Last weekend, Matt Pledger went to the cinema. He didn't have a great time. Although there were more staff members than customers, he struggled to get served at the popcorn counter.
Once inside the auditorium, there was no usher to close the door so light streamed in from the foyer while the sound of Bane's laboured breathing bled through the walls from a screening of The Dark Knight Rises next door. To top it off, he had to sit through an advert about piracy, knowing that he had already paid over the odds for his ticket.
I know all about Matt Pledger's below-average night at the cinema because, like hundreds of thousands of others, I read the rant that he posted on Odeon's Facebook page after his visit. "Between us in the group we paid you over £45 so four of us could get the 'cinema experience'," he wrote. "I could go out, buy a DVD, buy a lot of 7UP, buy everyone food and have change for the same price, AND I could watch the DVD over and over to my heart's content… I'm sure I could pay a spotty teenager to ignore me and leave my lounge door open so I at least feel a little like I'm in an Odeon."
By yesterday the post had attracted 190,893 "Likes" and 16,384 comments on Facebook. And he didn't even mention the sticky carpets, stench of stale popcorn or the first circle of multiplex hell – Odeon's booking line – which has honed selective deafness into an art form.
Is Pledger right? Is Odeon killing cinema? Could 200,000 Facebook haters herald the beginning of the end for the multiplex? Not all blockbuster cinemas are as bad as the one Pledger visited, but many are too expensive. At the Odeon in Leicester Square, tickets sell for £22 at peak times. Meanwhile, the model by which cinemas rent films from distributors means that they are forced to sell buckets of 7UP, vats of popcorn and sacks of Minstrels at a mark-up of up to 600 per cent to stay afloat.
Many of the comments beneath Pledger's post question why, in the age of DVDs, internet streaming and 55in home plasma screens, anyone would bother going to the cinema. For the same reason that people go to restaurants, rather than eating at home – the experience. Going to the movies remains one of life's sweetest indulgences – a social occasion without the need for small talk, an opportunity to immerse oneself in another world, while scoffing junk food – for a couple of hours. I'd argue that £10 or thereabouts is a small price to pay for the pleasure but, as with restaurants, there's a sliding scale of experience on offer.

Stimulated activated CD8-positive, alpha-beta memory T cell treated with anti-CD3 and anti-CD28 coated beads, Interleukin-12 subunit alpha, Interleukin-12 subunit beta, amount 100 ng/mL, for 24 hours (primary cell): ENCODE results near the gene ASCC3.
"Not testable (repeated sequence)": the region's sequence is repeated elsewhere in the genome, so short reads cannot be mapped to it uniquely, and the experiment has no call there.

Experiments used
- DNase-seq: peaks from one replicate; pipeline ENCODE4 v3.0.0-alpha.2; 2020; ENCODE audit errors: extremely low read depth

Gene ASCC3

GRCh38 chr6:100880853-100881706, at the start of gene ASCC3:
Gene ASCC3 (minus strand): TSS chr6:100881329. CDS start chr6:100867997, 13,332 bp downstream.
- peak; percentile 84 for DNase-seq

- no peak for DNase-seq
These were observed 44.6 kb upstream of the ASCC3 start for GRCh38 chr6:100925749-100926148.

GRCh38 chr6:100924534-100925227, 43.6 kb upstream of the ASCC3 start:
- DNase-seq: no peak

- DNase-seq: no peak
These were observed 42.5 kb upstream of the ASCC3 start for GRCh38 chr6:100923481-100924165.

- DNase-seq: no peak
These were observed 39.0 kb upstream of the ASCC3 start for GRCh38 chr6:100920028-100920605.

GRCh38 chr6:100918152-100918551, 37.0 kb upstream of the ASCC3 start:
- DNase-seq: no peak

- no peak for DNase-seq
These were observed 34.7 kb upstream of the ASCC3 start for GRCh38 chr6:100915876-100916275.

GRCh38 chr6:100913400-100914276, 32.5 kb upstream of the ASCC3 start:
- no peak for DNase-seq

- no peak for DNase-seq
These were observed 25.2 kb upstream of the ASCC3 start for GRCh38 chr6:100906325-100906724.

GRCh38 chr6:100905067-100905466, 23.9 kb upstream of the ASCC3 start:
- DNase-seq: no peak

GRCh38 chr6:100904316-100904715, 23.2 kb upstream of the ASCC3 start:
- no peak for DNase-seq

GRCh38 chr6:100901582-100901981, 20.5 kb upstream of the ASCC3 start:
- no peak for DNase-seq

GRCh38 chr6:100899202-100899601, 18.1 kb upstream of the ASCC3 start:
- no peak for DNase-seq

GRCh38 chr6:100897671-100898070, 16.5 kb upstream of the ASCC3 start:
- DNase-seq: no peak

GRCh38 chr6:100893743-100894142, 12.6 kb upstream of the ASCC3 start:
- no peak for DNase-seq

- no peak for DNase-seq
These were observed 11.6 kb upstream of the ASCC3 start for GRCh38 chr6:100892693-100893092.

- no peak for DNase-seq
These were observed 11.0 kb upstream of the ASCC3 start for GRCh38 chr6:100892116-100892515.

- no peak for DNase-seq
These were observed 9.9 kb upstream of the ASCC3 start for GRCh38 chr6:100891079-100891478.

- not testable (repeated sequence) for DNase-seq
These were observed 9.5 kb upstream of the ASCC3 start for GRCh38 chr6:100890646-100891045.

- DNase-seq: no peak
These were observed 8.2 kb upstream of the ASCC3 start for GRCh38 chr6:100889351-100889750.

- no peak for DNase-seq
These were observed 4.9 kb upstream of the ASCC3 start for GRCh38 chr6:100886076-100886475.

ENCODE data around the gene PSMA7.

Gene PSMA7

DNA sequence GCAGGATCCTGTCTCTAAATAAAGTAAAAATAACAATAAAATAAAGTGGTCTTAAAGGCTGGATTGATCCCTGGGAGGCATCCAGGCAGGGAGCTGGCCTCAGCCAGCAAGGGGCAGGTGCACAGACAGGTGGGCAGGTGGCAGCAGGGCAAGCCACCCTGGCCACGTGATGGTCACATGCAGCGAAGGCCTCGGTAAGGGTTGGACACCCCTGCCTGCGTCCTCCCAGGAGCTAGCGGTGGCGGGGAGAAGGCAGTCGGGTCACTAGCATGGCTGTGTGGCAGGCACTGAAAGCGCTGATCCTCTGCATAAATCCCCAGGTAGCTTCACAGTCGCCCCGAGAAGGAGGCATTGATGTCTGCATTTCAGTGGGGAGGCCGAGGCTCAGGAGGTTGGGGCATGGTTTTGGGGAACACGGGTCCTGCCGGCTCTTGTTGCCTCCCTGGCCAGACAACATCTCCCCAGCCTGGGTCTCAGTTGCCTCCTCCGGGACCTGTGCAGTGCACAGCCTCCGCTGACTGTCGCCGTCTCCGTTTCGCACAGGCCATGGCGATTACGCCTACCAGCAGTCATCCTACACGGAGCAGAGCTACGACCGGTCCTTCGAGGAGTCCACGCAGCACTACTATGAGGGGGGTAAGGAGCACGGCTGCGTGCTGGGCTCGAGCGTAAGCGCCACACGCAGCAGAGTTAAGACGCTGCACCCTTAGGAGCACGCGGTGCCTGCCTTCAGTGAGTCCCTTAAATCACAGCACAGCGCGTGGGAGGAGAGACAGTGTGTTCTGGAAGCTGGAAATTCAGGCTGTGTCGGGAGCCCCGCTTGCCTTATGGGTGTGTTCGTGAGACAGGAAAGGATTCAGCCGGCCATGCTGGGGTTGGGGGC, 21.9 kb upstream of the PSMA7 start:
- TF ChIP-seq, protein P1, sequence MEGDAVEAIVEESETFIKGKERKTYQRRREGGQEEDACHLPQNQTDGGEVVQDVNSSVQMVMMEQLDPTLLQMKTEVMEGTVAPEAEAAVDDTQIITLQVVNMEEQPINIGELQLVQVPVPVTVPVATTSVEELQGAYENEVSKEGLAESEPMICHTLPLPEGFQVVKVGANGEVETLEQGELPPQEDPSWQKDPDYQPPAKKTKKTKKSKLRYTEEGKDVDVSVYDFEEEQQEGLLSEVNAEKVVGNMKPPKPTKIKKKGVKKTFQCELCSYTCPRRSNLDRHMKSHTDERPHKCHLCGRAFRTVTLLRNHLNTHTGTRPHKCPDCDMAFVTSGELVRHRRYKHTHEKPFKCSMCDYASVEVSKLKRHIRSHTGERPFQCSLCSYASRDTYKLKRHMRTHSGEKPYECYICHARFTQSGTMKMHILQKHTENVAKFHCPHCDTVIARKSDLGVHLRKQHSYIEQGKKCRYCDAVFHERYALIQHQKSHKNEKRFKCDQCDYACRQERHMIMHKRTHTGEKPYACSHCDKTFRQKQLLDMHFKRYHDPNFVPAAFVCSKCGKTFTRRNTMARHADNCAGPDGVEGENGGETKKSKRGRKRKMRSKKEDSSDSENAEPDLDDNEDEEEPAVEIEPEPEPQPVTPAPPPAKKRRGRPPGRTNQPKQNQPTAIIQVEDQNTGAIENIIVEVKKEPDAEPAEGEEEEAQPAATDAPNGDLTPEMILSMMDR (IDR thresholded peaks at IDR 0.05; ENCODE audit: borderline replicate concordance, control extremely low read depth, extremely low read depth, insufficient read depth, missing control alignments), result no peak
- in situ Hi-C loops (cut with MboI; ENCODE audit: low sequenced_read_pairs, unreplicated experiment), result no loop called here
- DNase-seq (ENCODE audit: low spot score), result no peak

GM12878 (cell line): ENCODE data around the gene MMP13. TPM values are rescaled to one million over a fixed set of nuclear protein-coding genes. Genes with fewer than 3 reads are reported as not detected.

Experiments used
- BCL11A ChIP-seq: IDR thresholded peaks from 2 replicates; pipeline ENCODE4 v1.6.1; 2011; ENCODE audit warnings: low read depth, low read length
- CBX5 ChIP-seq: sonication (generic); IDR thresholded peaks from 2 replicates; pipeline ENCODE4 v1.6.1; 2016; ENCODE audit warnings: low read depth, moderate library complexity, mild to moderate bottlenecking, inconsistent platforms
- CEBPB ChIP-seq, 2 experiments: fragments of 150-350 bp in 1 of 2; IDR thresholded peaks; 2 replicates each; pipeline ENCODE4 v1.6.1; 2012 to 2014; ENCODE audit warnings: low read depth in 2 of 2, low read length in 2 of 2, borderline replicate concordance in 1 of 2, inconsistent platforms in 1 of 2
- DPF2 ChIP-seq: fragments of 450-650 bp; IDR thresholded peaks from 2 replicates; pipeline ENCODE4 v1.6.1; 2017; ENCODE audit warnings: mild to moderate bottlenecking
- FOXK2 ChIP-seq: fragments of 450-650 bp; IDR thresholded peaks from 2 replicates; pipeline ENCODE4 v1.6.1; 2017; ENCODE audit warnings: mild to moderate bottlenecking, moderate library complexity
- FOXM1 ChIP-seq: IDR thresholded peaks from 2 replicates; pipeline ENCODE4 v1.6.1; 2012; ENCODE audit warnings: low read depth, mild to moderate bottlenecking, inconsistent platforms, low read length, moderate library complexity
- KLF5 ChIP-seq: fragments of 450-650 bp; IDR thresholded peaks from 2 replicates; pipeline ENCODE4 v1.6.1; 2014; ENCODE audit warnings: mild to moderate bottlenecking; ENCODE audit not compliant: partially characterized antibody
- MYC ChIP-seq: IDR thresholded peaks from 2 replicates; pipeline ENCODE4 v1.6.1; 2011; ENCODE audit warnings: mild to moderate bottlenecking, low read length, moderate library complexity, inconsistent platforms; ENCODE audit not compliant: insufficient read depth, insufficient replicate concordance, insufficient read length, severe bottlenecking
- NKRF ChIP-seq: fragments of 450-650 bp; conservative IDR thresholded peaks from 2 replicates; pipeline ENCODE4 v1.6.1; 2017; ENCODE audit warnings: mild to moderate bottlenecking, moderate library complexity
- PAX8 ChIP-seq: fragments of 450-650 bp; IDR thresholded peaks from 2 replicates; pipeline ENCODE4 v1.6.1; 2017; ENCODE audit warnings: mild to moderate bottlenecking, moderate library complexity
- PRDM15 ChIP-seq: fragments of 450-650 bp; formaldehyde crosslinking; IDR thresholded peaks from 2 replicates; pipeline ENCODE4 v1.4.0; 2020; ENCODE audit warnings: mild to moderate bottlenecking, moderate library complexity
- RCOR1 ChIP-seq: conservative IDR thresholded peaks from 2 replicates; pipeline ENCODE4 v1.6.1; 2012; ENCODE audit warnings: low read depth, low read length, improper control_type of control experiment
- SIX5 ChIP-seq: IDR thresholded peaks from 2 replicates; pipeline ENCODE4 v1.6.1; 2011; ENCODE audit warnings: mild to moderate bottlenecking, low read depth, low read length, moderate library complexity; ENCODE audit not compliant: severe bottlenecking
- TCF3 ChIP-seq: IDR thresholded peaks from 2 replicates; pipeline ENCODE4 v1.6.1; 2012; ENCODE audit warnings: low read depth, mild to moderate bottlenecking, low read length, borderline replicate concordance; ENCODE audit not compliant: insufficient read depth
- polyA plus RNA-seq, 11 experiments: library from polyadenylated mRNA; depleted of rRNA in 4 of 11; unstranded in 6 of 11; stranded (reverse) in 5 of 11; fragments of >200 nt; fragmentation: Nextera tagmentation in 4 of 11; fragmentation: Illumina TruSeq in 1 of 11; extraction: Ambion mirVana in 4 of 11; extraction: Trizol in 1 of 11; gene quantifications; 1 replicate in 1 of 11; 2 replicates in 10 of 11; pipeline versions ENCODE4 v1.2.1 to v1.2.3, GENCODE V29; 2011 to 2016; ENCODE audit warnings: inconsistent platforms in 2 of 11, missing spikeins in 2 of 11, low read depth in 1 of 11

Expecting the personal touch at a multiplex is like hoping for silver service at McDonald's, but there are plenty of other options – smaller, independent and almost always cheaper chains such as Picturehouse, special screenings of classic films, town hall cinema nights, even. Nor is it always Odeon bad, art house good. I've had wonderful experiences in multiplexes and woeful times in fleapits – and vice versa. Surely the making of the films is the difficult bit – showing them should be easy, especially if you stick to this simplest of recipes: decent ticket prices, reasonably sized snacks and, one for audiences, this, absolutely no mobile phones.
If you have eaten in one of Jamie Oliver's restaurants, you will be familiar with its chummy menu which promises things like the "World's Best Olives" (inexplicably "on ice") and "Posh Chips". Oliver has always shunned the elegant Gallicisms of gastro-speak for his own cor-luv-a-duck vocabulary – wanging stuff in a blitzer until it's pukka, etc. Now it appears that staff at his restaurants are required to do the same.
Last week, a former waitress at a Jamie's Italian posted a photograph from the restaurant's kitchen online. It showed a list of words that staff are apparently asked to use when describing the daily specials to customers. "Proper rustic", "legendary" and "pimp" are all on there. So too "mega", "feel good" and "squeeze".
The knives immediately came out for Oliver, but is the odd contrived geezerism any worse than the pretentious phrases that pepper menus? Many of the best restaurants have learned that simple is best. Too many, though, continue to overegg the pudding with unnecessary descriptions. Top of the list for the chop – "on a bed of", "crushed" vegetables (just mash without the elbow grease) and, most redundant of all, "pan-fried".
Hirst joins the dots
This week on Blue Peter: make your own Tate retrospective! You'll need paints, canvas, media savvy and the backing of a few millionaires. Damien Hirst was a surprising guest on the children's TV programme on Thursday, where he was honoured with a gold badge and in return shared the secrets of some of his most famous works. His spin paintings, it turns out, were inspired by John Noakes demonstrating a technique – "Perfect if you like to paint but you're one of those people who never really know what to draw" – on the show 37 years ago.
Some may read this as the end of the YBAs, the final nail in the coffin of a movement held together by nothing more than hype and sticky-back plastic. But as anyone who has been to Hirst's show at Tate Modern will know, children love his work. They might well be his ideal audience, so perhaps he should be praised for giving them tips as to how to follow in his footsteps. His final piece of advice, however, was plain misleading. "You can give them to your parents and give them to your friends. People appreciate them and put them on the wall." Don't listen, kids! You don't get to be Britain's richest artist by giving your work away.
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